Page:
Nicole Roundy: My best and worst

As the US snowboarder prepares for the new season, Roundy reflects on her career so far as she prepares to improve on her double World Championships bronze. 29 Oct 2016
Nicole Roundy, USA hops out of the starting gates
By Giuseppe Di Florio and the IPC

US snowboarder Nicole Roundy had a great 2015-16 season despite an injury to her left knee, winning the women’s snowboard-cross SB-LL1 World Cup.


After a summer of rehabilitation and training she will be back on the slopes in Landgraaf, the Netherlands where the new season will kick off with a World Cup on 17 November.


Roundy will also be aiming for the 2017 World Para Snowboard Championships in Big White, Canada, from 1-7 February, where she is the returning bronze medallist from 2015 in banked slalom and snowboard-cross.


Here are Roundy’s three best and worst moments of her career so far.


My best moments


1. La Molina, Spain, 2014 IPC Snowboard World Cup


“I was standing in the finish corral. Everyone around me started screaming and Joany Badenhorst [Australian Paralympian] grabbed my shoulders and said, “you took third!” I didn’t believe her at first, because it meant that I had beat most of the field. I was shocked, but I won a bronze medal, and that was one of my last opportunities to do it before classification was applied and split up the class. It was a really big deal!”


2. Finding out, half a world away, that she had won the 2016 World Cup globe in snowboard-cross


3. The day the IPC announced that snowboard would debut at the Paralympic Games


“That sunny spring day in May 2012 when the IPC announced that we would debut snowboarding in Sochi. A year earlier I had felt heart broken when they denied our application, but that spring day, I felt like it all made sense, that as a sport maybe we needed that year, to band together and show the world that we were athletes”.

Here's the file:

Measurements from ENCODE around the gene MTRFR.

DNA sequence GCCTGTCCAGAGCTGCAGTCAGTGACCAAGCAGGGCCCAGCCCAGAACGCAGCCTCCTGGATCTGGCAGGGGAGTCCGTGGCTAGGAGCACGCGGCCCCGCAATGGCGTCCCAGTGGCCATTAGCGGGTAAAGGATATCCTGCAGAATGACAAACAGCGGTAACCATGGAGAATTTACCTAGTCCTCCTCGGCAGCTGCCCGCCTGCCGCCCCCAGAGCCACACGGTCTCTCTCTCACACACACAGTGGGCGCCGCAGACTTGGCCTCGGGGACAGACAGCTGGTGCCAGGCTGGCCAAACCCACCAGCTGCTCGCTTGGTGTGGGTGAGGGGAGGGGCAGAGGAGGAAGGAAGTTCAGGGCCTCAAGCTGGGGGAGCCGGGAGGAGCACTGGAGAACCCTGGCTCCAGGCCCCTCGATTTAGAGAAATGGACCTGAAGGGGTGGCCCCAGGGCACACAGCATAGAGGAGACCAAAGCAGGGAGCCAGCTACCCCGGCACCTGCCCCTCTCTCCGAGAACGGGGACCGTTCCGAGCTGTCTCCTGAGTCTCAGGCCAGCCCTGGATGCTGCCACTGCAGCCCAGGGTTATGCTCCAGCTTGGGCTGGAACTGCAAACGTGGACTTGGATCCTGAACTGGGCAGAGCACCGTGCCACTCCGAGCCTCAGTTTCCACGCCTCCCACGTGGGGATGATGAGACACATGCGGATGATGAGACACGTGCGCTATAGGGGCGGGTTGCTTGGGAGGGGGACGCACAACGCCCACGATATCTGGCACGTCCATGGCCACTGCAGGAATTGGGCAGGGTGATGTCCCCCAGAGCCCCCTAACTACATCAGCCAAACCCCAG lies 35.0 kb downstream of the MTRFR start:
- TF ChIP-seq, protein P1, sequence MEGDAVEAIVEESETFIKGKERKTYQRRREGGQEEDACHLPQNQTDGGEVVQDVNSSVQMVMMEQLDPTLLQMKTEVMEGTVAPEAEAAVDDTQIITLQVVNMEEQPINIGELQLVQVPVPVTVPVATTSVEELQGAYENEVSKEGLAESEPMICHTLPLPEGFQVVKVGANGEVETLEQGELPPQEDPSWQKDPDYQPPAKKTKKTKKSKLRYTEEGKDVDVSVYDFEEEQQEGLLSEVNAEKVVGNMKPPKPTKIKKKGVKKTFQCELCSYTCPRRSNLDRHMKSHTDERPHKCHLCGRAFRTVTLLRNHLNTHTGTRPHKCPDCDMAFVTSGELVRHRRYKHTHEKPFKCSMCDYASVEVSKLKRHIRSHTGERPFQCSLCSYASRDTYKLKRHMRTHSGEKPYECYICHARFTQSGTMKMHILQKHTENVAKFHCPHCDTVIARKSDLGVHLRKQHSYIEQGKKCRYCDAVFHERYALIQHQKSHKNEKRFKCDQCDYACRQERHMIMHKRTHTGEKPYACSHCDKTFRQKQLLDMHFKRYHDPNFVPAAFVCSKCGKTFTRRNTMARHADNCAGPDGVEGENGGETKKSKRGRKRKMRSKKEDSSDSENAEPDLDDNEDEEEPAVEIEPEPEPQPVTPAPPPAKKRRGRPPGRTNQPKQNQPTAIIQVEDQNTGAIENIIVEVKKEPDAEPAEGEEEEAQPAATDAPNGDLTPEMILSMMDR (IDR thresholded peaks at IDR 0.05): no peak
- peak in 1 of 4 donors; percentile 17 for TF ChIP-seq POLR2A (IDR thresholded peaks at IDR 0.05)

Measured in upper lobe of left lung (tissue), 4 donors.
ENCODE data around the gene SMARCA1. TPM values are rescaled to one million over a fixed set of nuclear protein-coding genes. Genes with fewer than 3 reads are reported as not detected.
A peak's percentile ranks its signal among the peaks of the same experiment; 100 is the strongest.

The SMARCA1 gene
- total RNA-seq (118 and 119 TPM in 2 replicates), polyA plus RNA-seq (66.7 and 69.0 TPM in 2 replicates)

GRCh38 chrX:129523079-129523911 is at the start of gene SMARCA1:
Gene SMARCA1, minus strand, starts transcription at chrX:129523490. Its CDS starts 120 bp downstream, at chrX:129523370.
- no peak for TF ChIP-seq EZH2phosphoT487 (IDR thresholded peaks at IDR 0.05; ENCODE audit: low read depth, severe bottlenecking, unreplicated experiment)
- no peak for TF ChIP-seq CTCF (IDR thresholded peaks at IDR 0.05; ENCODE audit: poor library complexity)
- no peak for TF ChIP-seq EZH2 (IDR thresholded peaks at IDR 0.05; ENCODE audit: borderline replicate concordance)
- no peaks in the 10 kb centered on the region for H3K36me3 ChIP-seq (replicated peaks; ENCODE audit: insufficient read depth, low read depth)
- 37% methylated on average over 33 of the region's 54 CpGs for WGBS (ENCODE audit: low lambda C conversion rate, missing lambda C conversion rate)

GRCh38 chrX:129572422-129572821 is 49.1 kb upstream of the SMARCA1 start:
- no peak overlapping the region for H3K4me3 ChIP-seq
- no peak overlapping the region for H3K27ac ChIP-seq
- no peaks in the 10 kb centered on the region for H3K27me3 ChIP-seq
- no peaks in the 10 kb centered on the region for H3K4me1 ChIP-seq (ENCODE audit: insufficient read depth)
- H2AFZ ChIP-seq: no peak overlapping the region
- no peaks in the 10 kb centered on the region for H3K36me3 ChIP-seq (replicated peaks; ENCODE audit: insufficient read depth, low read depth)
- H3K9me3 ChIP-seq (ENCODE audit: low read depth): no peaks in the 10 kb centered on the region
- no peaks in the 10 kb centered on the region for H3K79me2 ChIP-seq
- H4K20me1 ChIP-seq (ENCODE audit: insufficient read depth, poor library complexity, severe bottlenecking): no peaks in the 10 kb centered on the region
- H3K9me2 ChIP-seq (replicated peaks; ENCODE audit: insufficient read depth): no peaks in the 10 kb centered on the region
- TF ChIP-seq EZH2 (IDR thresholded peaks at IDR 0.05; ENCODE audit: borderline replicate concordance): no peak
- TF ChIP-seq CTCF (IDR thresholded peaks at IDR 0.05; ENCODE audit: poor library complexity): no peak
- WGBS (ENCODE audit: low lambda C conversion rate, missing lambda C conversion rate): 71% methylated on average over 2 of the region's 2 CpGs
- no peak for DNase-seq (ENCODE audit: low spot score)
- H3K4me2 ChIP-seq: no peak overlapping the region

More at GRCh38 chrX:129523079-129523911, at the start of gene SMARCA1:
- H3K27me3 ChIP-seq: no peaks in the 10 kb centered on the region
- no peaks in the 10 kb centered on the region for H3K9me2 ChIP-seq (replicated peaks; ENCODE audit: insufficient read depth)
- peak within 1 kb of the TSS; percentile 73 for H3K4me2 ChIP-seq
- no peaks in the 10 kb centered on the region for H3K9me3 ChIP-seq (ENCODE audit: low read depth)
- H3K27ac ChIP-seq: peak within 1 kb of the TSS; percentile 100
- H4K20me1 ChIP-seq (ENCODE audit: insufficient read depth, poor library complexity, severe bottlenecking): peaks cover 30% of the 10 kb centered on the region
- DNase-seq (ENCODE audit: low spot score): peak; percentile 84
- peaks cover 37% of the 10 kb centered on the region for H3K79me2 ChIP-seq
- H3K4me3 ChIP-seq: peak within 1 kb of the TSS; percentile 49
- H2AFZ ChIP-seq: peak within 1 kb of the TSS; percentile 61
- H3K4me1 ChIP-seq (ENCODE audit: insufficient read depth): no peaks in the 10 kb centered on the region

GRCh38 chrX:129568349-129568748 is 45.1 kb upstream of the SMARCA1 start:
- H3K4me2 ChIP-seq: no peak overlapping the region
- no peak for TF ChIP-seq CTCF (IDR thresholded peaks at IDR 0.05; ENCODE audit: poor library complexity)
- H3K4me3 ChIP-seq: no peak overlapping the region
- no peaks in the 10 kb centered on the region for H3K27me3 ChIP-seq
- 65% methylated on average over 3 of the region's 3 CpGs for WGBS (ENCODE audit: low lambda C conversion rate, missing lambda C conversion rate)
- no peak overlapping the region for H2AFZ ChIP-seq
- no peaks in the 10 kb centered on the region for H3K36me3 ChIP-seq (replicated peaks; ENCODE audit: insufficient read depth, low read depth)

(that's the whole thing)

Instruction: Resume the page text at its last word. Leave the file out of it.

My worst moments


1. Sochi 2014 Paralympics


“Standing at the top of that course looking down, I felt deflated. The snow was melting faster than anyone could do anything about. My first run hadn’t be great, but my second was devastating. For every athlete that goes home with a medal, there are a handful of others that trained every bit as hard, but fell short. I fell short that day, in every way. Mentally, physically, even emotionally”.


2. Competition in France in 2012


“I crashed in practice and sustained a concussion. Even though I was cleared to race, I wasn’t comfortable with the course. Normally I cope mentally with features that don’t adequately work with my prosthetic, but that day I couldn’t get past the mental frustration and put the fear behind me”.


3. A competition in New Zealand before snowboard became part of the Paralympic family


“It was so foggy we couldn’t see our hands in front of our faces. It came and went though, so it would sweep in the middle of your run and you just had to hold on and hope you crossed the finish line. It was cold, windy and completely miserable. Funny thinking back on it. If anyone could have seen it, I’m sure we looked ridiculous, stopping to wipe ice from our goggles in the middle of the course”.


Around 80 Para athletes from 25 countries will travel to Big White for the 2017 Worlds to compete in both snowboard-cross and banked slalom events in men’s and women’s SB-UL, SB-LL1 and SB-LL2 classifications between 1-7 February.